The Community Curation Program is an innovative, digital first initiative bridging the generational digital divide. By bringing the Museum's digitization services to diverse communities across the country and creating a unique online platform, the program supports the preservation and sharing of community history and culture.

Share Your Story

The Community Curation Platform provides a unique opportunity for individuals, families, and community groups to share their stories as part of the Museum's online community collection. Begin sharing your stories today by creating an online account with the Museum and uploading your digitized photos and videos. Visit our Submission Guidelines to learn tips on digitizing and what makes for a great community story.

Join the Community

Featured Stories

Picture of Bernice Liddle in cap and gown.

Bernice Liddie’s Enrollement in Bennett College

Our late mother, Bernice Russell Liddie, graduated with a B.A. degree in sociology from Bennett College in 1950 (see photo) and later obtained a master’s degree in social work from Rutgers University. However, she always considered herself a life-long “Bennett Belle,” who consistently expressed her unwavering support and fondness for Bennett College.
View More about Bernice Liddie’s Enrollement in Bennett College

How My Family and I Befriended Isaac Hayes

When I was in high school, I was a budding artist and one of the paint projects we had to do was an abstract assignment. My brother had just introduced me to the music of Isaac Hayes, Hot Buttered Soul.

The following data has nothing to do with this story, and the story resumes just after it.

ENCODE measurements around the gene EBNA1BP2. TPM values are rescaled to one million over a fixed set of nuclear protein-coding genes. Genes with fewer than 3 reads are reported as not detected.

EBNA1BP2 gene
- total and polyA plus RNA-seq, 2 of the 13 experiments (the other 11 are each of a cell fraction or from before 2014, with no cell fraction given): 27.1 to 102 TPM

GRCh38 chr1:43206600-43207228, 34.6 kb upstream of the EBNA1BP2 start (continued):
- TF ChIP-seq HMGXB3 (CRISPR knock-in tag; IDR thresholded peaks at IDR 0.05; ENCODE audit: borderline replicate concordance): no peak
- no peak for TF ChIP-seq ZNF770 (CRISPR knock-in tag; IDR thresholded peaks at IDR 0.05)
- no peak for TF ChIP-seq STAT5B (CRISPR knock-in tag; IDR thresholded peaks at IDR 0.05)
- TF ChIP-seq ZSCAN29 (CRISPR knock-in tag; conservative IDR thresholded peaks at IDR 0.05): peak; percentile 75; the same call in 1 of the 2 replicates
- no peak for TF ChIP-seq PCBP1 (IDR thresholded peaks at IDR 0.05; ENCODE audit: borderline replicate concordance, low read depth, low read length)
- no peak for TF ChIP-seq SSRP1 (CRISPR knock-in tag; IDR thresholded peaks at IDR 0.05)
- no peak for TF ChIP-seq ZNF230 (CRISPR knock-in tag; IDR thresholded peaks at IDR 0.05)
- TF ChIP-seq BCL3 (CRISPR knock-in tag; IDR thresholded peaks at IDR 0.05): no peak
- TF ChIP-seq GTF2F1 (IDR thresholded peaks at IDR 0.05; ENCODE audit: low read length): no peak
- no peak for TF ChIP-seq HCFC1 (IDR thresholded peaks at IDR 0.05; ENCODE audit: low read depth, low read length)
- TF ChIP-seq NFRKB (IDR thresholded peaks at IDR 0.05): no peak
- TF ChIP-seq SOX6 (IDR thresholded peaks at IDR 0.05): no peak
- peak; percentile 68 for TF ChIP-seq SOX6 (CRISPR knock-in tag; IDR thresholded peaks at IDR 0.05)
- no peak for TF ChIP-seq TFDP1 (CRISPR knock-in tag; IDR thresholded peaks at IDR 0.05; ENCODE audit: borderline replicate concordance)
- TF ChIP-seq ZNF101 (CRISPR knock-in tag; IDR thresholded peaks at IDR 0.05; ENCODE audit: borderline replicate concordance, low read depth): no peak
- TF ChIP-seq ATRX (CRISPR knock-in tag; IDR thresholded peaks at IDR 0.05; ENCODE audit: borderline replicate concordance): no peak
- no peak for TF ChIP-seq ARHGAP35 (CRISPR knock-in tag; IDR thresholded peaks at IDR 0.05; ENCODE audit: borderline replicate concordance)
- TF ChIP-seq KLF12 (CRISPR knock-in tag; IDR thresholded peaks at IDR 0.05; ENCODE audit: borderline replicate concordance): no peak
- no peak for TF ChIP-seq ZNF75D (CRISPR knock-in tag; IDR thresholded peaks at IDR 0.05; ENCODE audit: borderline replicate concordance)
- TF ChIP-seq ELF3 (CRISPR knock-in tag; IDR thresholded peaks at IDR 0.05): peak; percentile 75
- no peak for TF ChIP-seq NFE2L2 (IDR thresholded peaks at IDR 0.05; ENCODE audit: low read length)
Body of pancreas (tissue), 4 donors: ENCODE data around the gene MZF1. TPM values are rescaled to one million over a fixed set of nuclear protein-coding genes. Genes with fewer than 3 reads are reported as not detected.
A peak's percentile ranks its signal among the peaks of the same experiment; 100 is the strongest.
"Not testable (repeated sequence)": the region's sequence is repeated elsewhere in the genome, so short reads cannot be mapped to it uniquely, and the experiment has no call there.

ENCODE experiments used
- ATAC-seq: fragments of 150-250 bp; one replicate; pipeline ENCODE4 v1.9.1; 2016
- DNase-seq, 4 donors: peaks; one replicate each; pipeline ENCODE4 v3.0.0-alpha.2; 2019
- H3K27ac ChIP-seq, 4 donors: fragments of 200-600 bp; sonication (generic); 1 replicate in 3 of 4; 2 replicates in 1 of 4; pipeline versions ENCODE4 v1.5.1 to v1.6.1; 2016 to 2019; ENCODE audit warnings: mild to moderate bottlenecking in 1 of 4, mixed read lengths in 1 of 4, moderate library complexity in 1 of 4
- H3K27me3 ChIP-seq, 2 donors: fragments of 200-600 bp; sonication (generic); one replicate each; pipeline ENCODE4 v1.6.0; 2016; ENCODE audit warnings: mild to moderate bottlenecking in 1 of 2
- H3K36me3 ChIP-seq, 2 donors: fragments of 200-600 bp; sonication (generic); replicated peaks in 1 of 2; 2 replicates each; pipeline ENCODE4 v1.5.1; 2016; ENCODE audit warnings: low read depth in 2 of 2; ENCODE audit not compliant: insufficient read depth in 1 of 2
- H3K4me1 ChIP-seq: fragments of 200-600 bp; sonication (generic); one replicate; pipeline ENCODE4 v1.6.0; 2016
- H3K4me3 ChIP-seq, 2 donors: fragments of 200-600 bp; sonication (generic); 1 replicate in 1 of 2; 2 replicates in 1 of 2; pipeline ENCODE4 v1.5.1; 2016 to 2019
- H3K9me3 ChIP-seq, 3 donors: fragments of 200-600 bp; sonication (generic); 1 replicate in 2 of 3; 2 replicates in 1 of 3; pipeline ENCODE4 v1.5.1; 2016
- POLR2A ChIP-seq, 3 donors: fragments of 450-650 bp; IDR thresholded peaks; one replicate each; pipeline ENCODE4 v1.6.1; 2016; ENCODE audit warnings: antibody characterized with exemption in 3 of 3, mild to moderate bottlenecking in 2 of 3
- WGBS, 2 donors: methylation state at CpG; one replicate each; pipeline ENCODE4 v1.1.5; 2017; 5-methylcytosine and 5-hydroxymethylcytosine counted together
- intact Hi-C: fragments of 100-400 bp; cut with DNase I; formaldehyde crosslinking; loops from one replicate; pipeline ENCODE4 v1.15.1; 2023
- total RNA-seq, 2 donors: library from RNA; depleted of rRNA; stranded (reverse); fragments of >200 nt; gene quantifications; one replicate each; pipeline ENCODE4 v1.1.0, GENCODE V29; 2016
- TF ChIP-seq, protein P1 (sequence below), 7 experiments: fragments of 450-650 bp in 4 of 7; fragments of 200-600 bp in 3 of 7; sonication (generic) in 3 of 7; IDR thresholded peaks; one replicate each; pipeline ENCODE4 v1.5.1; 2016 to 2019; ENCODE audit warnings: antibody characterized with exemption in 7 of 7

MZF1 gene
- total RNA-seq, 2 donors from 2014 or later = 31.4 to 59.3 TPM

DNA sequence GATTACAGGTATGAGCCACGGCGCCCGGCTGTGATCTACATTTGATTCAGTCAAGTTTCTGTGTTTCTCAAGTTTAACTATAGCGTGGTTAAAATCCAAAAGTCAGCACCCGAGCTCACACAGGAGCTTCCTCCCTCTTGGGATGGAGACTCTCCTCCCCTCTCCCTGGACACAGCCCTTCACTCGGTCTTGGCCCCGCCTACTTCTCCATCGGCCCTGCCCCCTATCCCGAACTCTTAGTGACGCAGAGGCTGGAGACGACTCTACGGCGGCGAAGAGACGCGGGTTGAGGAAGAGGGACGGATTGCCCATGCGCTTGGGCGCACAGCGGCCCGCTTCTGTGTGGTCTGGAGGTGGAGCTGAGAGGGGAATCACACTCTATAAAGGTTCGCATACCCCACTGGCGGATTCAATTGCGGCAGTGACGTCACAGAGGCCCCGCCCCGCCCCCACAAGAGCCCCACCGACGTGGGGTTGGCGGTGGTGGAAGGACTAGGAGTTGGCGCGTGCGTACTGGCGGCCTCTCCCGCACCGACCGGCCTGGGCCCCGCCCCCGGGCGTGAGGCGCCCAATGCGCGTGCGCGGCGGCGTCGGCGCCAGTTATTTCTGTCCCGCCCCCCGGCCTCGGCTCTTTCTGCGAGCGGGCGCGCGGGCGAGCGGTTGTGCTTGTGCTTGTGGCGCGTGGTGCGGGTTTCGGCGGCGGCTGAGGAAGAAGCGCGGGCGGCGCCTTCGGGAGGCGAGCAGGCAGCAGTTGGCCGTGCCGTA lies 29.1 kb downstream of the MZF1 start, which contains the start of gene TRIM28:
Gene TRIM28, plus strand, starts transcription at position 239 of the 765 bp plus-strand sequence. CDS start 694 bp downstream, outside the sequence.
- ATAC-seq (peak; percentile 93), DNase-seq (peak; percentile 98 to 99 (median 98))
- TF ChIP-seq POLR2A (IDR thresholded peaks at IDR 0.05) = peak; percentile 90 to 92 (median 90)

Read more about How My Family and I Befriended Isaac Hayes

Wallace A. Barksdale, Washington, DC businessman (1886-1953)

Wallace A. Barksdale (June 23, 1886 – August 12, 1953) was a successful African-American businessman in Washington, D.C. who owned several restaurant establishments, a hotel and several real estate properties in the District.
Read More about Wallace A. Barksdale, Washington, DC businessman (1886-1953)

That Look

This image inspired me to discover so many more vintage photos, still hidden in boxes, waiting for new life. It has since become my Quarantine project to create as many same themed images as possible and compile them into an album as a legacy gift to my family.
Read more about That Look

Leah Jones, photographer at the National Museum of African American History & Culture, will teach participants how to digitize family papers and other personal collections using cellphones, compact cameras, and everyday essentials from home.

Learn More

The Robert Frederick Smith Explore Your Family History Center is located on the 2nd floor of the Museum as part of the Explore More! interactive gallery area. The Center provides digital resources supporting the preservation, digitization, and sharing of African American family history. Visitors to the Museum receive expert guidance on genealogy, oral histories, and how to preserve family films, videos, and photographs through hands on workshops and digitization sessions in our media lab. For more information, or to make an appointment for a personalized digitization session, email

Join the Community

Follow @NMAAHC #CommunityCuration to learn more about the Community Curation Program

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